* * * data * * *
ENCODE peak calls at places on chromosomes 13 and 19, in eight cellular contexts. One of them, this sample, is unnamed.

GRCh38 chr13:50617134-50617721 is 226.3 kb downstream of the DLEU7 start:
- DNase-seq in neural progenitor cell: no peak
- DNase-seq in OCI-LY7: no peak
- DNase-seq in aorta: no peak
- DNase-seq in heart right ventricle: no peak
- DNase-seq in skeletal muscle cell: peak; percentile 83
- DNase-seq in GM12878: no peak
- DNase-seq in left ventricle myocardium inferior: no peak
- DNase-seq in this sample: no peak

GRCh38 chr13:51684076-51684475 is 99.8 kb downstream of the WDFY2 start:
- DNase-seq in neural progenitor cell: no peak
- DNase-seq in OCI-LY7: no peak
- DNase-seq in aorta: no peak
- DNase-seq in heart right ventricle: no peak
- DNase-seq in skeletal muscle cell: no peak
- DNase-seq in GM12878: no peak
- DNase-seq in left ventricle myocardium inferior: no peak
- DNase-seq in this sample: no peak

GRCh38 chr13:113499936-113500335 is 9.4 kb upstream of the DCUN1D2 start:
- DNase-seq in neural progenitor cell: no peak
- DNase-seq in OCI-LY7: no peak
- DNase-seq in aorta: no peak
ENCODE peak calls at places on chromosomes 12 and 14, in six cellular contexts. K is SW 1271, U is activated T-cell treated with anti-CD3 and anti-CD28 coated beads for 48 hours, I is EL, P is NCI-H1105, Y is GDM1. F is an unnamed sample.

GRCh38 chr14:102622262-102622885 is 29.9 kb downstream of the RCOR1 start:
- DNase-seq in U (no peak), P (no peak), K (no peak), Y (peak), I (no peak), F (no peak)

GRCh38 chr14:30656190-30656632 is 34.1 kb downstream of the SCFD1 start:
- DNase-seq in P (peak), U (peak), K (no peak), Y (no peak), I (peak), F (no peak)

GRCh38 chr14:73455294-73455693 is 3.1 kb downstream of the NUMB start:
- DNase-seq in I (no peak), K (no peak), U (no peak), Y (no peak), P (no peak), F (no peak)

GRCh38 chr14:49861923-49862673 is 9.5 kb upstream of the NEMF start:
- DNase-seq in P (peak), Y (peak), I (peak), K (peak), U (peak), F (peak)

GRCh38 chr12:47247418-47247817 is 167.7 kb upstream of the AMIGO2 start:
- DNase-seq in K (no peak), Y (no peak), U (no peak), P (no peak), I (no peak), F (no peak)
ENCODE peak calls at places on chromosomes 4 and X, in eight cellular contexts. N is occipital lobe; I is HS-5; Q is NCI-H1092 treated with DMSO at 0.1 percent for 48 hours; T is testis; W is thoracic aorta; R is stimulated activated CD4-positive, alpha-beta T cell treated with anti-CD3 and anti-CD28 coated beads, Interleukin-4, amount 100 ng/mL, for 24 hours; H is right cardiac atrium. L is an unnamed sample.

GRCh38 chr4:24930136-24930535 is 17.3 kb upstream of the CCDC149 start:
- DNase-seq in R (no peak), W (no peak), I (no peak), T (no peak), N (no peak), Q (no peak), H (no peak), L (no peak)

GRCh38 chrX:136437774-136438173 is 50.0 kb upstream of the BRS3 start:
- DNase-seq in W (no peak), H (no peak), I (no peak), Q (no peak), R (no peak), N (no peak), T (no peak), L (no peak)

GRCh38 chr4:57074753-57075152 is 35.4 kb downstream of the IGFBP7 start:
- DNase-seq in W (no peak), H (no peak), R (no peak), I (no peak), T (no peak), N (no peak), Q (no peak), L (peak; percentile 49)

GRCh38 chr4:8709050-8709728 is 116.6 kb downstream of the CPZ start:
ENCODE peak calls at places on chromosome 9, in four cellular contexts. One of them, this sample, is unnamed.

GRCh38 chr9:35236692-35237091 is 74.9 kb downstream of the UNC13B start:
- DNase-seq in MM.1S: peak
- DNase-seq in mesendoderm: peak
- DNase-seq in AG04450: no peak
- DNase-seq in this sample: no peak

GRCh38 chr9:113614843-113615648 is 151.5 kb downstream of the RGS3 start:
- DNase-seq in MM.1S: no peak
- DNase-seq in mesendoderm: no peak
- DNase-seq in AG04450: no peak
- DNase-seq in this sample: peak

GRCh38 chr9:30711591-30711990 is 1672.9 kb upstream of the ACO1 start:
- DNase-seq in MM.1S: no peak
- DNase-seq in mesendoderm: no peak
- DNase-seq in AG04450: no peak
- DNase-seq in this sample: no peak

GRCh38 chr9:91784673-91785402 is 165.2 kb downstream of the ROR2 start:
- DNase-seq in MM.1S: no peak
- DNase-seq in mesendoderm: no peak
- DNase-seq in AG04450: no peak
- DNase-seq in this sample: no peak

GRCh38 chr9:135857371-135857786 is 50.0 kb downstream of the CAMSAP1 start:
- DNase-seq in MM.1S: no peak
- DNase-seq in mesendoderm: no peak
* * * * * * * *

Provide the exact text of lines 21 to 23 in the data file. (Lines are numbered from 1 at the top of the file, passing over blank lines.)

- DNase-seq in neural progenitor cell: no peak
- DNase-seq in OCI-LY7: no peak
- DNase-seq in aorta: no peak